I went in knowing “Season of the Witch” was getting terrible reviews, so expectations were low going in. You see, I love fantasy films and I figured that maybe those who hated the film just didn’t like the genre. Boy, was I wrong.
The movie started off well enough. During one opening scene, we see a priest sending presumed witches to an early grave by hanging them from a bridge. For a moment, you think at least two of the women are innocent, but soon that assumption is cleverly dashed.
Now, if only the rest of the film was as intelligent.
Before I go into how disappointing this film is, here’s the synopsis: Two knights of the church, Behemen (Nicolas Cage) and Felson (Ron Perlman), are given the perilous task of escorting a witch (Claire Foy) to a remote monastery where a ritual can be performed in the hopes it will rid villages from the Black Plague.
Sounds interesting enough, right? As a fan of both Ron Perlman and Nicolas Cage (Pearlman more so), I believed I was in for a good time. And for the most part, I was entertained. I overlooked the fact that both characters sounded as if they were from the 21st century and not the 14th. I even ignored some of the shoddy dialogue. After all, “Season of the Witch” is a B-movie not to be compared to say “Lord of the Rings” or “Kingdom of Heaven.” It’s definitely lighter fare.
But even with a suspension of belief, I couldn’t disregard the glaring plot holes and ridiculous ending. Frankly, the conclusion wouldn’t have been so absurd had it not been for blatant inconsistencies.
Even though the ending is pretty laughable and damn near ruins the film, I did manage to enjoy a few elements from “Season of the Witch.” The banter between Cage and Perlman is pretty funny. Without a doubt, the pair had a great time working on this project together. Director Dominic Sena (“Gone In Sixty Seconds,” “White Out”) does an excellent job establishing tension. A few scenes definitely creeped me out. Claire Foy (who is really eerie in this), aided with decent visual effects, does an impressive Linda Blair. Character actor Stephen Graham (“Public Enemies,” “Pirates of the Caribbean: On Stranger Tides”) is always fun to watch and fanboys and girls will definitely appreciate a cameo from a sci-fi, fantasy and horror legend.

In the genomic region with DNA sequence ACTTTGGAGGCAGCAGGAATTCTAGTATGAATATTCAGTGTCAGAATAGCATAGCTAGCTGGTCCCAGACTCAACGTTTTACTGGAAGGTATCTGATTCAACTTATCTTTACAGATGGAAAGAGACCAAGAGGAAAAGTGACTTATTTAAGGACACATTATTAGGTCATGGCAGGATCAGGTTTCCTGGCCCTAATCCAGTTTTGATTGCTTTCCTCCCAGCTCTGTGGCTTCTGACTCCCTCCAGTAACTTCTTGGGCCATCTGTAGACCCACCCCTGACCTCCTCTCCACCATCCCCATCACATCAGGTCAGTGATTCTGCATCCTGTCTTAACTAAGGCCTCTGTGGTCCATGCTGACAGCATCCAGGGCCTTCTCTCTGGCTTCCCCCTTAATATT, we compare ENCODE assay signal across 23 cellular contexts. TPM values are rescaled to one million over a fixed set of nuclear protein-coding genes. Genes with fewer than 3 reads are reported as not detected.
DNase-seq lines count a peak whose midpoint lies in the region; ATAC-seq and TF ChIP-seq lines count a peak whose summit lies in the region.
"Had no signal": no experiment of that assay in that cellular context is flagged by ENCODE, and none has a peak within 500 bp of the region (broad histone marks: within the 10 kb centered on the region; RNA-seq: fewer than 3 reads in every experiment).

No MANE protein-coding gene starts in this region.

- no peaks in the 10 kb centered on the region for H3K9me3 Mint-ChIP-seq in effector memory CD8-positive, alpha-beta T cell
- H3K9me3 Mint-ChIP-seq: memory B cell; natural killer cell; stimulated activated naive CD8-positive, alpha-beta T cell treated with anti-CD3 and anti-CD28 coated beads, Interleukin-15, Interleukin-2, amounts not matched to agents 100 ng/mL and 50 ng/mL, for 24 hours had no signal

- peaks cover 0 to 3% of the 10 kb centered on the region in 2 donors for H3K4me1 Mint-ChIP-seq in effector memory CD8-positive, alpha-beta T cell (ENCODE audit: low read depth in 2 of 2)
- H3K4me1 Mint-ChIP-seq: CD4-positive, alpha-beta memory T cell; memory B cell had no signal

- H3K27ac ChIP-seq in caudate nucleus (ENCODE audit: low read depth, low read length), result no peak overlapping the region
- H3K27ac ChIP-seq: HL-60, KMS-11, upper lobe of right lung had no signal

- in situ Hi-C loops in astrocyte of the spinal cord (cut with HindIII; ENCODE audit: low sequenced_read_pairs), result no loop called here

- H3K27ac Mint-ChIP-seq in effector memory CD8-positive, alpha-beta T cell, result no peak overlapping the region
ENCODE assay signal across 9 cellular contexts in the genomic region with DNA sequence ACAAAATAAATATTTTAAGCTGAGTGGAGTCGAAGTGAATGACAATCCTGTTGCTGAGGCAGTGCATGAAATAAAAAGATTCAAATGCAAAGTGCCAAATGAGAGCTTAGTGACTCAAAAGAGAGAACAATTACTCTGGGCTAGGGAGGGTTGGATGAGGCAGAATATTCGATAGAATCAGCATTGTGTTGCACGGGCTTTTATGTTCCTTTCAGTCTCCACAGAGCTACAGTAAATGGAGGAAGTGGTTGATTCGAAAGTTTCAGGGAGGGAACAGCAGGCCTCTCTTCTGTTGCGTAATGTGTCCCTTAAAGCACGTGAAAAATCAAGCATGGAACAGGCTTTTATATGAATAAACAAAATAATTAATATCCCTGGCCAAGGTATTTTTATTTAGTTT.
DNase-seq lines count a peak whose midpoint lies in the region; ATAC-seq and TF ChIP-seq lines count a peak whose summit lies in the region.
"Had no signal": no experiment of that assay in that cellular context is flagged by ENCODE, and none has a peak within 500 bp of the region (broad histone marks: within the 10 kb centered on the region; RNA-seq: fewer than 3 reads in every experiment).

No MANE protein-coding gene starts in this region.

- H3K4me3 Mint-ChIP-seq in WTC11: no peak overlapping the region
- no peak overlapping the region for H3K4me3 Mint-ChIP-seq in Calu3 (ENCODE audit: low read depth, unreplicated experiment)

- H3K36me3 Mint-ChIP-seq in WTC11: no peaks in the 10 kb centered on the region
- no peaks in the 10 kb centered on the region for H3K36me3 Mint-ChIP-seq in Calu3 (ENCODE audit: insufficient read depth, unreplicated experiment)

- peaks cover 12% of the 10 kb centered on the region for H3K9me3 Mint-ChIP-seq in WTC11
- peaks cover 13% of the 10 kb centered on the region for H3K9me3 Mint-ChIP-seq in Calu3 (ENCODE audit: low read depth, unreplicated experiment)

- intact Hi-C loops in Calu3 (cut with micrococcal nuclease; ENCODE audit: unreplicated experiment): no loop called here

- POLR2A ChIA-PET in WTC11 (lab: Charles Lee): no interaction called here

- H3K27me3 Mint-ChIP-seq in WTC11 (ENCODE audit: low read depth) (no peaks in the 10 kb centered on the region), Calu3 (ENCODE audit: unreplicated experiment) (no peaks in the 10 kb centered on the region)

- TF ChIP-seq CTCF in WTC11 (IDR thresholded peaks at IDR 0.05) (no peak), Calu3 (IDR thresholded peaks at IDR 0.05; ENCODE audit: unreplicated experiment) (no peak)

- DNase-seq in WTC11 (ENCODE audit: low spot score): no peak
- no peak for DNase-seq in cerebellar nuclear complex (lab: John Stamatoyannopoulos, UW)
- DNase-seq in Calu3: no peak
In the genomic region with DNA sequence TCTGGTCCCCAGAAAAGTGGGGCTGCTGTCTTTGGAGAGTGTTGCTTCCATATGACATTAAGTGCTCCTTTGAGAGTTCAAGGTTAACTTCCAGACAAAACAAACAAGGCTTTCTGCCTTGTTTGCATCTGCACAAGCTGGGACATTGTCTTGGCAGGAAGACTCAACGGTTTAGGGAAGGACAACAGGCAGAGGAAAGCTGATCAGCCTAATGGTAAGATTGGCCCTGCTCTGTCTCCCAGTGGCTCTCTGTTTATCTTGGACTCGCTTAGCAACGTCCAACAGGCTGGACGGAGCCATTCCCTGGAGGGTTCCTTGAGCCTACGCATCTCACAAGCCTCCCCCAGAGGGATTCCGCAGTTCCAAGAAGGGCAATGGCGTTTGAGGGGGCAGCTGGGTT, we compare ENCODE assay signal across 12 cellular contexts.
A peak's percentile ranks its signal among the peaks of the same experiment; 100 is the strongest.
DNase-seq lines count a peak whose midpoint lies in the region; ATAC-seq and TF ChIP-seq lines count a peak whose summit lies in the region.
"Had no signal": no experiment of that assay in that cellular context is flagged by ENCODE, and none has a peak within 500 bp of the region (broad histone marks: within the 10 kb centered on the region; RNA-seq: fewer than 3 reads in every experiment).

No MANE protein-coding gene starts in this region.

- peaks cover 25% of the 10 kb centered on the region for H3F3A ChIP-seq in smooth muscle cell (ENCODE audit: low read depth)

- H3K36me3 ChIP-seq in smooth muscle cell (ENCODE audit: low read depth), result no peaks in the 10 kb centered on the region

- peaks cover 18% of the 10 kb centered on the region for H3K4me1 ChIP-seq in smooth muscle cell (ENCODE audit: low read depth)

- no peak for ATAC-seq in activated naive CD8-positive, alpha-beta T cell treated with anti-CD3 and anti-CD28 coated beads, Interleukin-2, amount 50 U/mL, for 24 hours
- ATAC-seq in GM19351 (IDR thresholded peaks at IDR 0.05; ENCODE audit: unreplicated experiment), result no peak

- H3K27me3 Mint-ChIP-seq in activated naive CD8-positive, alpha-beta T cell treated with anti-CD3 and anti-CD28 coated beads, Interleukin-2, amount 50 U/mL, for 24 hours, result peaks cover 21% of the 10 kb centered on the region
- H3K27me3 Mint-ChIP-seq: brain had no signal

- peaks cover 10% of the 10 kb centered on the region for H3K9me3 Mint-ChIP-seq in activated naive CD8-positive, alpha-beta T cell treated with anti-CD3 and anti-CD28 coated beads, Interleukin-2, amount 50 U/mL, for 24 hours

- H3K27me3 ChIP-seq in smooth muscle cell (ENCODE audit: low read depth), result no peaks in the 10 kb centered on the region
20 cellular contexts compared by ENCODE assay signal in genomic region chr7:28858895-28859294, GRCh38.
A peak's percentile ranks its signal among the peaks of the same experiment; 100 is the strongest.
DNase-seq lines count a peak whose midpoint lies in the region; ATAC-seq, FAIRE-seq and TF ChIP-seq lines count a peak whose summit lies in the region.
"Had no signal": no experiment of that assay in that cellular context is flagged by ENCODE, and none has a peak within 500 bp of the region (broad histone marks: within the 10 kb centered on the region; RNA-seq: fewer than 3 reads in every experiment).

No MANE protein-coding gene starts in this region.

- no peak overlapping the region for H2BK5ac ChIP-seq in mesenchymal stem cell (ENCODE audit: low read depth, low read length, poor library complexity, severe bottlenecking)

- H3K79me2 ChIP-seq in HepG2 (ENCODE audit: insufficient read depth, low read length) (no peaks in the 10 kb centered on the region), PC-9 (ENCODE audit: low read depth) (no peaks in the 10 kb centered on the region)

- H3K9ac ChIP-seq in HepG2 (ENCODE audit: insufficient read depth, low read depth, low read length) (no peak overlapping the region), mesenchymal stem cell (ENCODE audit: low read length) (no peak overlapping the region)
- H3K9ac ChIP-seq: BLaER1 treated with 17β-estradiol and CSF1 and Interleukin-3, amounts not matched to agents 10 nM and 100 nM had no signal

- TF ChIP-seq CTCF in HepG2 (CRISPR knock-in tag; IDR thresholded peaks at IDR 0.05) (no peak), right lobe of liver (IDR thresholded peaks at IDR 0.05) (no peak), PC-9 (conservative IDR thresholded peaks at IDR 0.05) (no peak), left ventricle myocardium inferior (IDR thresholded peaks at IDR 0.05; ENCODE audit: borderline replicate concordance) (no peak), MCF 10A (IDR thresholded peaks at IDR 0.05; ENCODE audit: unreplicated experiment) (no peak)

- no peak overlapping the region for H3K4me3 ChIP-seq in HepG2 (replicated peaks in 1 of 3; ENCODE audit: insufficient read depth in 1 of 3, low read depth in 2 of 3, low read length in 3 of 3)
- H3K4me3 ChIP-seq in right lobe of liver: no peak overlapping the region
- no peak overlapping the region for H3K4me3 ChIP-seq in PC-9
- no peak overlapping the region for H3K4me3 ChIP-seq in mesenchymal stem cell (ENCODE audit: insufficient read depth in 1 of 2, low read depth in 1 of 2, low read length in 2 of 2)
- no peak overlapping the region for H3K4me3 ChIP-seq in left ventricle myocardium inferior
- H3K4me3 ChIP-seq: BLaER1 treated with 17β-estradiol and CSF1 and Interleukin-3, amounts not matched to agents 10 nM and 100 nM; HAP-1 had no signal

Where I think “Season of the Witch” failed ultimately is that it tried to take itself too seriously. Had it gone all “Army of Darkness,” it would have been a better film. I mean, Nicolas Cage as a Knight from the Crusades? The film was pretty much half-way there.
Early on, we are lead to believe the witch in transport is very powerful. In one scene, while in her cage, she stops a young man from falling to his death by grabbing him by the wrist, right as he slips from the ledge. So why is it that the witch, in her true form during the film’s climax, can’t throw Behemen from its body when it is pinned against a bookcase? And also, moments before the demon is held at bay by the knight, it scorched a man to death with its wings with no difficulty.
It also made no sense as to why the witch used the knights to get to the monastery when in truth she could have done so without them. Just a simple one sentence explanation detailing why she didn’t would have sufficed, but none was given.
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